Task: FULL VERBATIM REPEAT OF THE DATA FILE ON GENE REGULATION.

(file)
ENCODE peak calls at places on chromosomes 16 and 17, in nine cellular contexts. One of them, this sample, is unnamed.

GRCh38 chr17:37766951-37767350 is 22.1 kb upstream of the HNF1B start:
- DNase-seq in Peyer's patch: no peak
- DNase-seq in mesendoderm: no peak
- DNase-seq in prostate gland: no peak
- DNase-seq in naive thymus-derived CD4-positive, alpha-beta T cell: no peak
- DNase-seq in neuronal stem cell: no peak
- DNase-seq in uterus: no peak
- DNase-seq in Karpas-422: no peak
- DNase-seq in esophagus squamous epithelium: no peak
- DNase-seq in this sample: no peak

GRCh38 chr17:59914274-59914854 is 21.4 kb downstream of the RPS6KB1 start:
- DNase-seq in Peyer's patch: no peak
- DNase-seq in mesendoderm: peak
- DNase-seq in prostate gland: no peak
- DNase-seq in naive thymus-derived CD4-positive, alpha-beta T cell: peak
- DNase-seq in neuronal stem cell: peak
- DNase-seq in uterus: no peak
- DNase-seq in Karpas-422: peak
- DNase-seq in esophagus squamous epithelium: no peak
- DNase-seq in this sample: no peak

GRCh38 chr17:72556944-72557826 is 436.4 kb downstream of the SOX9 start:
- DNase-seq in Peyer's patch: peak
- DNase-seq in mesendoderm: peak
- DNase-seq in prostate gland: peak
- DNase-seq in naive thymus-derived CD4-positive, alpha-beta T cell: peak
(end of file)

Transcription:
ENCODE peak calls at places on chromosomes 16 and 17, in nine cellular contexts. One of them, this sample, is unnamed.

GRCh38 chr17:37766951-37767350 is 22.1 kb upstream of the HNF1B start:
- DNase-seq in Peyer's patch: no peak
- DNase-seq in mesendoderm: no peak
- DNase-seq in prostate gland: no peak
- DNase-seq in naive thymus-derived CD4-positive, alpha-beta T cell: no peak
- DNase-seq in neuronal stem cell: no peak
- DNase-seq in uterus: no peak
- DNase-seq in Karpas-422: no peak
- DNase-seq in esophagus squamous epithelium: no peak
- DNase-seq in this sample: no peak

GRCh38 chr17:59914274-59914854 is 21.4 kb downstream of the RPS6KB1 start:
- DNase-seq in Peyer's patch: no peak
- DNase-seq in mesendoderm: peak
- DNase-seq in prostate gland: no peak
- DNase-seq in naive thymus-derived CD4-positive, alpha-beta T cell: peak
- DNase-seq in neuronal stem cell: peak
- DNase-seq in uterus: no peak
- DNase-seq in Karpas-422: peak
- DNase-seq in esophagus squamous epithelium: no peak
- DNase-seq in this sample: no peak

GRCh38 chr17:72556944-72557826 is 436.4 kb downstream of the SOX9 start:
- DNase-seq in Peyer's patch: peak
- DNase-seq in mesendoderm: peak
- DNase-seq in prostate gland: peak
- DNase-seq in naive thymus-derived CD4-positive, alpha-beta T cell: peak